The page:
While still fun in head-to-head situations, the few added features can't mask the fact that NBA Hoopz is basically the same exact game as last year's NBA Showtime.
The annual avalanche of NBA Jam games from Midway is on its way, and like every year before this one, the PlayStation is on the docket. This year's version is called NBA Hoopz, complete with Shaquille O'Neal as the spokesperson. While it may seem like Midway is flogging a dead horse with yet another sequel to the Jam franchise, it's banking on the fact that an added control option and an extra player can invigorate its hoops series.
Don't let the name change fool you. NBA Hoopz, for all intents and purposes, is NBA Showtime with an extra player. Instead of the traditional two-on-two warfare you've become accustomed to, there's now an extra player on each team. The reasoning behind this change makes little sense, as all it does is complicate a game that thrives on simplicity. More often than not, the extra player just causes confusion due to players bunching up on the court. Thankfully, the same rim-rocking, high-flying gameplay has returned, complete with the usual 360-degree tomahawk dunks from the top of the key. Players still get on fire after three consecutive unanswered buckets, and the entire team can catch fire if three consecutive double dunks or alley-oops are performed.
There are just four buttons used to play NBA Hoopz to the hilt. The most important button is the turbo button. When used in conjunction with the pass and shoot buttons it lets you perform spin moves, gain extra speed, throw down some super dunks, and push other players to the floor. The hoopz button, another new feature, lets you post up the opposition and perform special moves like over-and-unders and hook shots. The ability to pass while going up for a shot has returned, and this provides the opportunity to draw in defenders and give other players on your team an open shot.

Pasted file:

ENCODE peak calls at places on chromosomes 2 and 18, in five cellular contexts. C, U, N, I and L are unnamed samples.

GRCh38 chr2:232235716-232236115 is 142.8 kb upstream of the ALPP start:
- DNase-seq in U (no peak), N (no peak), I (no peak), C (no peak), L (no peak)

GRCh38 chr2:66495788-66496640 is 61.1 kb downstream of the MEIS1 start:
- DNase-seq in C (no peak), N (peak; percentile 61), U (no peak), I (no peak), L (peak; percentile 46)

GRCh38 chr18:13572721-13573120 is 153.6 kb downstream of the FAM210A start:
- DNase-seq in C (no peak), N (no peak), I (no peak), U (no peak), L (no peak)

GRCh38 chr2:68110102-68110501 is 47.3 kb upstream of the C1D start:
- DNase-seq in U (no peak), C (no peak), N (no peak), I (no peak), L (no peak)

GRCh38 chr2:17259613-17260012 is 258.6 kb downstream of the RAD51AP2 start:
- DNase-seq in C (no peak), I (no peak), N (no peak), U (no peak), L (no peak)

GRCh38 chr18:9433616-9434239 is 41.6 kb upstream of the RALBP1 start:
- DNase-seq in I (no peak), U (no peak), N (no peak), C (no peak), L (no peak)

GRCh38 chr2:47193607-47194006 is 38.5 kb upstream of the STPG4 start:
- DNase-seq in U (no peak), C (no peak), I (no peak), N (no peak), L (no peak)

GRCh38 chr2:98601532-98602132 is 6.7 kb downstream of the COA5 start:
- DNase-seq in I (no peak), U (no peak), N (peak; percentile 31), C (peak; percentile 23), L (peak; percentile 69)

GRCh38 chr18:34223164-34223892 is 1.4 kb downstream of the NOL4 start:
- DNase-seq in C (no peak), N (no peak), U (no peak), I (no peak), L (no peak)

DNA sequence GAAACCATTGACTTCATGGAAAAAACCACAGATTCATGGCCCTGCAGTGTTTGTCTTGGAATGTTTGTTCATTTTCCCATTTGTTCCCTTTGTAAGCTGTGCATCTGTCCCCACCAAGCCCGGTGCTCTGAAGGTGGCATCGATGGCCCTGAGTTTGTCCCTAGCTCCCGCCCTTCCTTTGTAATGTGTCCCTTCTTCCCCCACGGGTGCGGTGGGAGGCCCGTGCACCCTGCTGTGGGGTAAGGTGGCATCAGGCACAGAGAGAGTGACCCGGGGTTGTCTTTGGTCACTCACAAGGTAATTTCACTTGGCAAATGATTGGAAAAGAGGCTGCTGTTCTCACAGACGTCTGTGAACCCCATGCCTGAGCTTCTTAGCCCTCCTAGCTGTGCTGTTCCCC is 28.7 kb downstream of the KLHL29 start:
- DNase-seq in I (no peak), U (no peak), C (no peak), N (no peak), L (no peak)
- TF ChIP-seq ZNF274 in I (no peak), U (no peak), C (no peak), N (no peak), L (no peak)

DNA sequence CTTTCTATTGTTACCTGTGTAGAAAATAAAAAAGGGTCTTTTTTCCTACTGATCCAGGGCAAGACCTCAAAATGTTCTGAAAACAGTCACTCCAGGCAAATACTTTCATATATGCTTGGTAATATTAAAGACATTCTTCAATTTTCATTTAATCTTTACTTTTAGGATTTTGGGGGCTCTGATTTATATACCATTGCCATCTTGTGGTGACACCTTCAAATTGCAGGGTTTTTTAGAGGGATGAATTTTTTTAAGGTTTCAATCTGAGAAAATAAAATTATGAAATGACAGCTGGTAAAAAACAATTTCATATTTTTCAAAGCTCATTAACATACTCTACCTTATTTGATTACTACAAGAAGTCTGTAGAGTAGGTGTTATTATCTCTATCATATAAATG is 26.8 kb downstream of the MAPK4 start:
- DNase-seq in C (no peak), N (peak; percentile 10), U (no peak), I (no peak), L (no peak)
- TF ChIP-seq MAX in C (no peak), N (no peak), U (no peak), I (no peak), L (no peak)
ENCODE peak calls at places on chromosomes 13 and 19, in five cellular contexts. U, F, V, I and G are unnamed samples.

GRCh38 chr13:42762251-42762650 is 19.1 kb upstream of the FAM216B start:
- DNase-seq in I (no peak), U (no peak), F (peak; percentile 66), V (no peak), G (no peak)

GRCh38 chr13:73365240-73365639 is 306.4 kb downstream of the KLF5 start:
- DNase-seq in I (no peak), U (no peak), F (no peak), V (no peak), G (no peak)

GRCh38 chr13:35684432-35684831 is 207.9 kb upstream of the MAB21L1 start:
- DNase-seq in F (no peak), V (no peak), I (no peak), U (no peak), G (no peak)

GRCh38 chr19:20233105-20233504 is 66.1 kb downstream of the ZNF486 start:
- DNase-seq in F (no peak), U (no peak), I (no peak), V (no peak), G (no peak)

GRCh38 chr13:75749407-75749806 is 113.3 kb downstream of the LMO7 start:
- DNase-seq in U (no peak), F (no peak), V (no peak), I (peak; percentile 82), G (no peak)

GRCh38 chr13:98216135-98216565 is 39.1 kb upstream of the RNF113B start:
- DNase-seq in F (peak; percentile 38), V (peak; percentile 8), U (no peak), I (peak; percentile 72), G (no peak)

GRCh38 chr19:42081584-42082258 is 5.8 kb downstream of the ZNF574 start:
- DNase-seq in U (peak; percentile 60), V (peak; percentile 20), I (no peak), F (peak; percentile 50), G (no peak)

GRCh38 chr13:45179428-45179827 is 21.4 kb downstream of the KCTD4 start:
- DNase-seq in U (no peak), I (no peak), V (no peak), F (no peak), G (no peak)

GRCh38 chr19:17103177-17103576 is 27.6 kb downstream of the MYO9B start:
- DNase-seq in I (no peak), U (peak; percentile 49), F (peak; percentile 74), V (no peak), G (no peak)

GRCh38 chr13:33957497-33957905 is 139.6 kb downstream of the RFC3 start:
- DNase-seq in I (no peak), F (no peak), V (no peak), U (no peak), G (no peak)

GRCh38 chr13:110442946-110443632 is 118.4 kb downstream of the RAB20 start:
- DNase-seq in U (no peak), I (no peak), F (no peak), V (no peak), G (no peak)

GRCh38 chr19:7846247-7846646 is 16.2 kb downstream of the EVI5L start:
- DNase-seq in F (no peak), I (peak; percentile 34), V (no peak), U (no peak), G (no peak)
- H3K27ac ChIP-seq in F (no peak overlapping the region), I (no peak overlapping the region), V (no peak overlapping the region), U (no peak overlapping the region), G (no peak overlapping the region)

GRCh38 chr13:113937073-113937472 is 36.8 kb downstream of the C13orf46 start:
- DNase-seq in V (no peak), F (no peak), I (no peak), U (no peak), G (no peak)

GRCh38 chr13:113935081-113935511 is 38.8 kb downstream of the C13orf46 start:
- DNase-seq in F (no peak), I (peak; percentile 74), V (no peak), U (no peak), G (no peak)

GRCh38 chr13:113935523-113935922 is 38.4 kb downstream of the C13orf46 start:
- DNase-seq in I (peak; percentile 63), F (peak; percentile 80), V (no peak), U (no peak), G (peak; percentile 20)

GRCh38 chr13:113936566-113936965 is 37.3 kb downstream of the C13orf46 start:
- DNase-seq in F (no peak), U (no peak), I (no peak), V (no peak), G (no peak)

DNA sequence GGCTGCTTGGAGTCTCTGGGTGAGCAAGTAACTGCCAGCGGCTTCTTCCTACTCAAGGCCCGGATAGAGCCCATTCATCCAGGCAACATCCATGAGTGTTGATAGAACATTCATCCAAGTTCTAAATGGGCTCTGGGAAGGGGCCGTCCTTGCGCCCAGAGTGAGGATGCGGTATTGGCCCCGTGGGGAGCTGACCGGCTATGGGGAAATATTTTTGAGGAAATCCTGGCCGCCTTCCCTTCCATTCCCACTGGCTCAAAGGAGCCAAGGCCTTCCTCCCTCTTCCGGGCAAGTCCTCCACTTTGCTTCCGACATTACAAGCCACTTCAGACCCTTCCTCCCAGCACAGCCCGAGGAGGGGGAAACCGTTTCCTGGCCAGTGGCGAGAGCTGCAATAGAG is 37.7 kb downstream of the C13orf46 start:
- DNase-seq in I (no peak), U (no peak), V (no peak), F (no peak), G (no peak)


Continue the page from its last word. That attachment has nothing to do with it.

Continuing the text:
Perhaps the most unwanted gameplay aspect that has carried over to NBA Hoopz is the cheap and ridiculously inept AI. Most of the time, computer-controlled defenders stand in the lane, letting you prowl the perimeter and run time off the clock. Even if the computer has a wide-open player down low, it refuses to pass inside for the easy basket. Missing easy layups is common if you're up by more than five points, yet the computer will bomb 40-foot threes like they're nothing. Foul shots have made a return, but it takes five fouls on a player per quarter before any shots are taken from the line, so there's little incentive to halt the shoving tactics that have been successful in previous installments of the franchise.
When compared with the other versions of Hoopz readying for release on the Dreamcast and PlayStation 2, the PlayStation version's gameplay options are limited. There are exhibition games for up to six players with the use of two Multitaps, seasons of 14, 28, 56, or 82 games, and a tournament mode for up to eight teams. An average create-a-player mode is also included that lets you choose a face, form the body, and set your player's attributes from a predetermined number of points. Using your created player to win games and answering NBA trivia questions between quarters awards you with even more attribute points to distribute as you wish. Minigames, like around the world and 21, which are included in the other versions of Hoopz, have been excluded from this PlayStation excursion.